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Dropbox vs. Google Drive: Which is right for you?

By Miguel Rebelo · August 16, 2023
Hero image for app comparisons with the Dropbox and Google Drive logos

Any cloud storage worth its salt will let you back up your files to the cloud, sync them across devices, and share them with other people. But that also means it's hard to determine which one is best for your needs: in this case, Google Drive or Dropbox?

I used Dropbox for over three years (and still keep it for long-term storage), and I use Google Drive every day. Both apps are excellent—I wouldn't use them if they weren't— but they have a slightly different approach to cloud storage. 

Here's the gist. Jump ahead to a specific section to learn more, or scroll down for a more detailed comparison table.

  • Google Drive gives you more storage space for free, but it's shared with email

  • Dropbox syncs faster and smarter

  • Google Drive has a slight edge on security, but it's harder to manage the features

  • Google Drive wins file search; Dropbox wins file organization

  • Dropbox has better sharing options

  • Google's software targets the office crowd

  • Dropbox Replay supports collaboration on video, image, and audio files

Google Drive vs. Dropbox at a glance


Google Drive


⭐⭐⭐ Free plan includes 2GB. Paid plans start at $11.99/month for 2TB.

⭐⭐⭐⭐ Free plan includes 15GB (shared with Gmail and Photos). Paid plans start at $1.99/month for 100GB ($9.99/month for 2TB).


⭐⭐⭐⭐⭐ Block-level sync, LAN sync.

⭐⭐⭐ No block-level/LAN, fast servers.


⭐⭐⭐ Encrypts data in transit and at rest; 2FA via SMS, app, phone call, physical key; passwordless login.

⭐⭐⭐⭐ Encrypts data in transit and at rest and encrypts keys; 2FA via SMS, app, phone call, or physical key.

File browsing and search

⭐⭐⭐ Basic file search with file name suggestions. Can manually star and apply tags to files for easy access, or search by people and recent files.

⭐⭐⭐⭐ Search returns file names and content. Supports advanced search parameters.

Photo and video backup

⭐⭐ Back up photos and videos, see them on the photos tab.

⭐⭐⭐⭐ Google Photos offers advanced sharing and editing capabilities (separate app from Google Drive).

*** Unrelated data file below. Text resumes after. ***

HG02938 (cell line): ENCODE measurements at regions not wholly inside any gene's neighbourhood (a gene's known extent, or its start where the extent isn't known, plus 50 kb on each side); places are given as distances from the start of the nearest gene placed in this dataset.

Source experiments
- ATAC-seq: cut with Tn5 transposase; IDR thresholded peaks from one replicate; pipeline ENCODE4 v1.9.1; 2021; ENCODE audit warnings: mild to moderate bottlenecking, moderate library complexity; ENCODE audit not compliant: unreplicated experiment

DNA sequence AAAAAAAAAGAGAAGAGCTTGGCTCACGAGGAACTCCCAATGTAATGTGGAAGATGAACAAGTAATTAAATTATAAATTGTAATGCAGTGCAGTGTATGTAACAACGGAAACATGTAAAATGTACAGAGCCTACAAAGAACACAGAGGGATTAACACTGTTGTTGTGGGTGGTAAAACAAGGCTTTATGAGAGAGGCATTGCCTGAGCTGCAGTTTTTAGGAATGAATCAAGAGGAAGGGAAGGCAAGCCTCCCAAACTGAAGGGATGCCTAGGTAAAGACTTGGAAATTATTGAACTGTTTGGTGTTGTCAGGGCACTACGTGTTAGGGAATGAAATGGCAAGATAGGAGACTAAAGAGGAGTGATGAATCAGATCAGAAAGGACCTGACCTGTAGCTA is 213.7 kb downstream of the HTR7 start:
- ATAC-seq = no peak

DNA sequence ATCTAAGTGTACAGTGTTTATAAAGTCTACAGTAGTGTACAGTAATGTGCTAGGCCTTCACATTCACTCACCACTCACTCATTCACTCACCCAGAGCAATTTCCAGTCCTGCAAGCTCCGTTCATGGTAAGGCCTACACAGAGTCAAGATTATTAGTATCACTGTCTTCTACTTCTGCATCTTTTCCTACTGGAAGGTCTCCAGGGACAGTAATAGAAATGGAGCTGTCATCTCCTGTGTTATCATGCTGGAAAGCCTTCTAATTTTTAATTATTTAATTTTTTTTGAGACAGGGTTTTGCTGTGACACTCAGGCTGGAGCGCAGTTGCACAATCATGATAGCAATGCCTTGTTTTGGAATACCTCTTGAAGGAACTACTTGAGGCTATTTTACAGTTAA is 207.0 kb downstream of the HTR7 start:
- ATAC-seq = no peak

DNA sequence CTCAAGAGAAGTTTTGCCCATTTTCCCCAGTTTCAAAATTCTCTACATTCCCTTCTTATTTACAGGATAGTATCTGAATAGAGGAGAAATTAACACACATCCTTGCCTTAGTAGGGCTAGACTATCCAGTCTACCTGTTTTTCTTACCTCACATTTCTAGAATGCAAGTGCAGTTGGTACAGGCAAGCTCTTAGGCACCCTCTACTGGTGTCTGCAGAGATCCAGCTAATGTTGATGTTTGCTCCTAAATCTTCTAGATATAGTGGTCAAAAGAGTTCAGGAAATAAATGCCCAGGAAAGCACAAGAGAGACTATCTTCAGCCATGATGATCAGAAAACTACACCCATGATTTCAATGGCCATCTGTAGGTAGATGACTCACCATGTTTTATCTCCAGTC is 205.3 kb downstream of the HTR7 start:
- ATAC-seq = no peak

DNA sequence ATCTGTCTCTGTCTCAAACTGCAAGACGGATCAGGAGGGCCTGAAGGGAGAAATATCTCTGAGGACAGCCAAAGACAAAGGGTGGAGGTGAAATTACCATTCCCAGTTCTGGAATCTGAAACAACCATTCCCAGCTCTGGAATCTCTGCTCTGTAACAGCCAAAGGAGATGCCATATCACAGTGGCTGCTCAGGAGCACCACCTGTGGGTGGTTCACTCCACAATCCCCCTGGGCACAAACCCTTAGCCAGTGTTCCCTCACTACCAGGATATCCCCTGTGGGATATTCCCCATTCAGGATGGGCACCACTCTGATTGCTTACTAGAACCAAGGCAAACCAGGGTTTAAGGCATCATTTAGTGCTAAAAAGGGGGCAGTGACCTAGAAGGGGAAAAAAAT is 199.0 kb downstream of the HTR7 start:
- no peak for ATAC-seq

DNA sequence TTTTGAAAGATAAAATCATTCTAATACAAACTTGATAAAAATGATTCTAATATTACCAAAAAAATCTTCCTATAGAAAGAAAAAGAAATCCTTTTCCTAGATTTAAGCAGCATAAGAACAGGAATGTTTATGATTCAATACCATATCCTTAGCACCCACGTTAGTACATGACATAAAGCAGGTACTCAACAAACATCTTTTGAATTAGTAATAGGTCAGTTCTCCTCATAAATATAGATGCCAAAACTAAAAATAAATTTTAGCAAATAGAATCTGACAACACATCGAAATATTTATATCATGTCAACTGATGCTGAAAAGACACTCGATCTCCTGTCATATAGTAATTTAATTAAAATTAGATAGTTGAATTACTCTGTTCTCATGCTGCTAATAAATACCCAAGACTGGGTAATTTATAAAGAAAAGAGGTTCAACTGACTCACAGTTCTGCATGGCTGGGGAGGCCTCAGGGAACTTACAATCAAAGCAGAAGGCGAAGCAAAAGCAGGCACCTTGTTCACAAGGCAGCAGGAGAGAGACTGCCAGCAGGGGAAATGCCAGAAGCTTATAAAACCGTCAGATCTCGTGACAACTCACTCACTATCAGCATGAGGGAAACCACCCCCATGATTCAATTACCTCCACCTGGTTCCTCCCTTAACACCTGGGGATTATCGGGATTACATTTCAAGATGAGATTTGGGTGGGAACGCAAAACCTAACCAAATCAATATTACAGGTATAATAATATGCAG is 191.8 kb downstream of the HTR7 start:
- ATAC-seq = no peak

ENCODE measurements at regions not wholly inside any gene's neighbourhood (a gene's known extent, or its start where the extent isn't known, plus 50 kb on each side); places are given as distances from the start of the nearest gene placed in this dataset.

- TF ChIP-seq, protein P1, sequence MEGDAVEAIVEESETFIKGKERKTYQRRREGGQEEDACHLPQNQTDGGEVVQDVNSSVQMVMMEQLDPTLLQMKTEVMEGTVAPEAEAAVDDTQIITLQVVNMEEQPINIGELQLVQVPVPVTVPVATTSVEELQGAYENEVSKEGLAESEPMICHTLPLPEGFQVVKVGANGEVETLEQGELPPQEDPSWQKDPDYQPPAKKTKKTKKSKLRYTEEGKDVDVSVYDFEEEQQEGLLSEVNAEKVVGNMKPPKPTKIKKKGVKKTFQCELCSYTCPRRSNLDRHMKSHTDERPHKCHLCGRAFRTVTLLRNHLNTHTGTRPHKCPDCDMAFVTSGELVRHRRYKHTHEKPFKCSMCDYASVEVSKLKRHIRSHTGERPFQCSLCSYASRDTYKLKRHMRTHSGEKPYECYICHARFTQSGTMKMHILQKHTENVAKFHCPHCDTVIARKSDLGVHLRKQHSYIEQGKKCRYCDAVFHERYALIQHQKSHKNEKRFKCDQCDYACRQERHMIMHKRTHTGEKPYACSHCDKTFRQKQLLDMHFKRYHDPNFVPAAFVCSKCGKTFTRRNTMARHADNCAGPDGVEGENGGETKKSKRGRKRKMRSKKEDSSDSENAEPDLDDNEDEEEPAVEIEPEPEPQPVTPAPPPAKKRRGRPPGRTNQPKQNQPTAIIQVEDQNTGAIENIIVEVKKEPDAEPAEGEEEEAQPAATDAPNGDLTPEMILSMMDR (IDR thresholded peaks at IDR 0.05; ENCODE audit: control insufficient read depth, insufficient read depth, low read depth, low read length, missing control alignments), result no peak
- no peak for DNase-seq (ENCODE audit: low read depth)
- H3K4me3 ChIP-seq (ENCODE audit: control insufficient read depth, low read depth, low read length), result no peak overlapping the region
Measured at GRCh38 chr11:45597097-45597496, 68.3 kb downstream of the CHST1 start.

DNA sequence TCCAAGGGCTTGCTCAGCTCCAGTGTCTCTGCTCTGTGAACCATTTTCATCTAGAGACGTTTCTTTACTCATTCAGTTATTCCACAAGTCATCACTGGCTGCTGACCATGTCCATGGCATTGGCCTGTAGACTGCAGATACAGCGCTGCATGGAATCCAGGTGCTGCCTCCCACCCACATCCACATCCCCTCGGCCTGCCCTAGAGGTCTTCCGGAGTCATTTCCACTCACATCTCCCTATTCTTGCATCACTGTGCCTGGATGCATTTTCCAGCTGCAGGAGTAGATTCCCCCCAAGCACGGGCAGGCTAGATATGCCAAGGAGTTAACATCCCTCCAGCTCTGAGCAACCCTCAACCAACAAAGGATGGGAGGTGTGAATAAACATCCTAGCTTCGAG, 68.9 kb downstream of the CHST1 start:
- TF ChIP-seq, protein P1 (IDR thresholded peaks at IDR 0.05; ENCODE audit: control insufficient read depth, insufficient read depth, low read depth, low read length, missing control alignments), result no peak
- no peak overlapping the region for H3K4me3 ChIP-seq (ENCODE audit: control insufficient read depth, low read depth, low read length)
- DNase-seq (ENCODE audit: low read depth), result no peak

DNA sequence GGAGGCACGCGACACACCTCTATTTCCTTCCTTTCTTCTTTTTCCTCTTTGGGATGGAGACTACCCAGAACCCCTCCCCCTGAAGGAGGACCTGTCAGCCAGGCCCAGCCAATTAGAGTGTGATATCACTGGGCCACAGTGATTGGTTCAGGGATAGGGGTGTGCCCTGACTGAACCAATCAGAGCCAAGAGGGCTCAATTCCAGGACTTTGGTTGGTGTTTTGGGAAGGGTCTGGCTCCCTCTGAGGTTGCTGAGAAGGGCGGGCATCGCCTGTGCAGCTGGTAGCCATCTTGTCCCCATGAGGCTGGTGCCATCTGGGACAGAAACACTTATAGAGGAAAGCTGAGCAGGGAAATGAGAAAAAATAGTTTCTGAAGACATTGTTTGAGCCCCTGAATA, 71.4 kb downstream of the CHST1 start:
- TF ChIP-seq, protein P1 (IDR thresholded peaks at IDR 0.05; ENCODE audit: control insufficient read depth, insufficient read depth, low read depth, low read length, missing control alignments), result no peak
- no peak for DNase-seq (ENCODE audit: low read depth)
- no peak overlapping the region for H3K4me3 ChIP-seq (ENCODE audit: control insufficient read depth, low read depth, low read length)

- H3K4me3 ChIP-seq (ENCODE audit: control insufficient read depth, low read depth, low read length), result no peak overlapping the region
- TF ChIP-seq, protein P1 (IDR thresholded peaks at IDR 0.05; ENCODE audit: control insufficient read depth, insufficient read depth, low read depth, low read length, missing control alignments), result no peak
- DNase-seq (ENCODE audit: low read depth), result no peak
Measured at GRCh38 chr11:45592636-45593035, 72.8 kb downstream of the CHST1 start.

File sharing

⭐⭐⭐⭐ Basic permission management. Shareable links support password protection and expiration dates. One-click shareable links from desktop.

⭐⭐⭐ Basic permission and ownership management when sharing files.

File recovery and change history

⭐⭐⭐⭐ Can recover files deleted or changed within past 30 days. Highest paid plan offers 10-year limit.

⭐⭐⭐⭐ Recover older versions of files within 30 days. Business plans with Google Vault can hold data forever.

Google Drive gives you more storage space for free, but it's shared with email and photo storage

Both Google and Dropbox offer you some free file storage, but Google's free plan is far more generous.

  • Dropbox's free plan includes 2GB of storage, though you can reach a maximum free storage capacity of 16GB by adding friends, with each friend earning you 500MB. You can also earn 250MB extra for going through Dropbox's Getting Started guide.

  • Google Drive's free plan comes with a flat 15GB without any additional effort. Of course, there's a catch: That 15GB is shared across your entire Google account and includes things like email attachments and photo backups, so it's easier to burn through that space. While Google doesn't offer a referral program, you can get extra storage for things like original-quality photos and videos if you have a Google phone.

Miguel's Google storage space: he's using 91% of it
My time in Google Drive's free tier is slowly coming to an end.

After you max out your free storage, you can add extra by choosing a subscription. Dropbox's paid plans start at $11.99 per month—or $9.99 per month, if you pay annually—for 2 TB of storage. With Google Drive, there are two options: you can purchase storage via a Google One subscription or a Google Workspace subscription. 

Using Google One, you can get 2TB of storage for the same price as Dropbox's 2TB annual plan when paying monthly (though you'll save a few bucks going with Google on the annual plan). Google also offers smaller, cheaper plans: you can get 100GB for $1.99/month (or $19.99/year), or 200GB for $2.99/month (or $29.99/year). In addition to storage, Google One gives you some extras like access to Google One VPN for Android and cash back on Google Store purchases. Another cool perk is the fact that you can share your storage from the $1.99/month Google One plan with up to six people (including you), whereas you'd have to get a Family plan on Dropbox ($19.99/month) to be able to do the same.

The other option is to subscribe to Google Workspace. That will get you more features for Docs, Slides, Sheets, and Sites (among others), but it also means more features and storage space for Google Drive. The pricing is slightly higher but could make sense for you if you already use these apps and aren't looking for just raw storage.

Dropbox syncs faster and smarter

Part of what made Dropbox so popular in the first place was the innovative technology it uses for file sync: block-level file copying. To put it simply, when Dropbox syncs a file, it only copies the bits that have changed. The first time you sync a file will take the longest, but every time you change it after that, the updated version should be available on all your devices almost immediately. 

Google doesn't use block-level file copying, but it does run some of the fastest cloud servers in the world, so the speed difference might not be noticeable unless you're dealing with very large files.

Dropbox also has a unique advantage with LAN sync. If you have multiple computers connected to a single network, Dropbox will sync files directly between them. It will still back up files to the cloud, but transferring large files to computers on the same network will happen a lot faster. With Google Drive, a file on Computer A will have to upload to the web, then download to Computer B, which can take longer for larger files.